It’s Diwali time again. In Canada the messaging seems to be mostly about safety and social distancing. That, and spreading what Hindus, Sikhs, Jains and some Buddhists would probably agree is “the light.”
As a Christian whose main strength is comparing and contrasting different spiritual lights, I am definitely not convinced that all religions are the same.
That’s what a former spiritual teacher told me, many years ago in India. Also that Jesus was a “messenger.”
Well, yes, Jesus was a messenger but for many Christians, he is much more than that.
So I’ll be honest. Sometimes when I receive submissions from non-Christians, I have to stop and ask myself: Do I really want to post this? It’s not like it’s my path or I’m getting paid for taking the time to do so.
I usually let the article sit for a day, sleep on the issue, and then decide the next day. Only a few times have I not posted articles. But that was mostly due to safety concerns. And I’m not talking about COVID but about violent fanatics of all stripes. For example, an American woman once threatened – through the old, now-defunct AllExperts.com – to come up to Canada and kill me because I politely suggested she seek face to face mental health counseling. I got the impression she was just angry and unstable and not a real danger. But still, it is not very nice getting a death threat for simply trying to help through online volunteer work.
Okay, ’nuff said.
I slept on this submission. And after reading from the Old Testament’s Book of Numbers this morning returned to my conclusion that every religion has its human biases. And God did make us all. I tend to see religions (plural) not in terms of black and white but as a multi-story house. But more on that later.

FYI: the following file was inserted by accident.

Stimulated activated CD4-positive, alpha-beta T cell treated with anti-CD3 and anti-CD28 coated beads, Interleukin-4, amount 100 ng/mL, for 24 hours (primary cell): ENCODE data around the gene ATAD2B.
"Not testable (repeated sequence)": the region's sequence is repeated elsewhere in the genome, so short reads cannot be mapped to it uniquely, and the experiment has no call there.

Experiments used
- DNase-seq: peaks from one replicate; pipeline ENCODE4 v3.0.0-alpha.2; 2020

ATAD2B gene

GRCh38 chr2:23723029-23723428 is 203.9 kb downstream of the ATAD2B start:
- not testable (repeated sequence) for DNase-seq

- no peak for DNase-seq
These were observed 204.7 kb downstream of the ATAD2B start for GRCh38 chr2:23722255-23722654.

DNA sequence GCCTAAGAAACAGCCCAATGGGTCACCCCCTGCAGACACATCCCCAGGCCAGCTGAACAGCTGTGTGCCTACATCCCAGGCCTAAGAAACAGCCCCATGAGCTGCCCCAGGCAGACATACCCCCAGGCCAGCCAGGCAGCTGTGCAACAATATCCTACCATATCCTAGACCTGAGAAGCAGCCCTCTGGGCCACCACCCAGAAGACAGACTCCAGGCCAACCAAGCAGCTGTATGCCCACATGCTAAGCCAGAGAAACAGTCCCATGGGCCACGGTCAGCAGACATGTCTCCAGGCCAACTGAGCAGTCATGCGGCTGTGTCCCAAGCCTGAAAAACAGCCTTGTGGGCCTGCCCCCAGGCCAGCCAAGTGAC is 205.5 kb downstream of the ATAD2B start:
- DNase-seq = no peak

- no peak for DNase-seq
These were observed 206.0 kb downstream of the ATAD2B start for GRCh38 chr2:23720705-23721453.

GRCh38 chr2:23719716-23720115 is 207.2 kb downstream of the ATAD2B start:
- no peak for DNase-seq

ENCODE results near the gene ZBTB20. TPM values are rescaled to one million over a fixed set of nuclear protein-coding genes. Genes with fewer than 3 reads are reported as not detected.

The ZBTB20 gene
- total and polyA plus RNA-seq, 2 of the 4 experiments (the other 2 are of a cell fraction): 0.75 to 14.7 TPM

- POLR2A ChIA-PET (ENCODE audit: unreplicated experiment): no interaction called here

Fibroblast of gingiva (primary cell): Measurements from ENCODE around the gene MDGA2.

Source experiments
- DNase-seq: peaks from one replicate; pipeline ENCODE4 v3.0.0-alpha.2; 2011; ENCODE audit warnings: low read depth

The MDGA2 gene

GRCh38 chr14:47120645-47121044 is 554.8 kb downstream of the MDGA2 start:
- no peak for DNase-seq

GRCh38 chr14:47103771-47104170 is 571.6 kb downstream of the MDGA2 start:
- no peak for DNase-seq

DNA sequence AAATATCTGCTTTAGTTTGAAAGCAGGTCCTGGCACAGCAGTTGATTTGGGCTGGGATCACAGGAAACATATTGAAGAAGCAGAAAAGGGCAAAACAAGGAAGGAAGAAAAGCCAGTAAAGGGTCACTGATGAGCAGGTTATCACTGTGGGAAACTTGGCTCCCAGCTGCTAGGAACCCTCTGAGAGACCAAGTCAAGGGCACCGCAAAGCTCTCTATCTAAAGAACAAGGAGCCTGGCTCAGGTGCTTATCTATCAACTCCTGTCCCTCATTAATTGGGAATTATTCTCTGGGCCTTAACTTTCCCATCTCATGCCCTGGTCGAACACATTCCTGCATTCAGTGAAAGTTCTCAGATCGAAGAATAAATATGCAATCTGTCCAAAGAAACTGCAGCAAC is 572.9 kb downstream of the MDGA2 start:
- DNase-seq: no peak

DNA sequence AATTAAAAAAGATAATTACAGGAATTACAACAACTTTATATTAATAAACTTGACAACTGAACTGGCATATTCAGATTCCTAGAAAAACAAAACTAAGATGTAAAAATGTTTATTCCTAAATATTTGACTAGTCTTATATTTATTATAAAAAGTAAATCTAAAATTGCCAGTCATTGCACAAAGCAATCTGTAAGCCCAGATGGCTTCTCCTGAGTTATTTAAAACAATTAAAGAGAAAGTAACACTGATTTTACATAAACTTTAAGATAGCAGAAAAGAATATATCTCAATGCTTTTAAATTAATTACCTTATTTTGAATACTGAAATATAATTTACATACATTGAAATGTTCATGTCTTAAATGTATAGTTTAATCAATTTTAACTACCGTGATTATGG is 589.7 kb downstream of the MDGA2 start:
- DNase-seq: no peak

For now, Happy Diwali!
Rajan Zed urges Hindus worldwide take vow of “selfless service” on Diwali
Rajan Zed, sending Diwali greetings to 1.2 billion Hindus of the world, has urged them each to take a vow of “selfless service” on this sacred occasion.
Zed, who is President of Universal Society of Hinduism in Nevada (USA) today, wishes “joy and light in every heart” to all Hindus on Diwali, which falls on November 14.
He reminds us of the ancient Hindu scripture Bhagavad-Gita which teaches that selfish action imprisons the world. Act selflessly, without any consideration of personal gain…by dedication to selfless work one achieves the highest goal. Do your work with the well-being of others always in focus… The ignorant work for their own profit, the enlightened act for the welfare of the world without any attachment.
Zed also suggests that Hindus focus on their inner search, stay pure, explore the vast wisdom of scriptures, make spirituality more attractive to youth and children, stay away from the greed, and always keep God in your life.
Most popular of Hindu festivals, Diwali, the festival of lights, aims at dispelling the darkness and lighting up the lives and symbolizes the victory of good over evil. Hinduism is the oldest and third largest religion of the world and moksh (liberation) is its ultimate goal.
Hindus welcome proposal of Diwali holiday in Virginia’s Prince William County Schools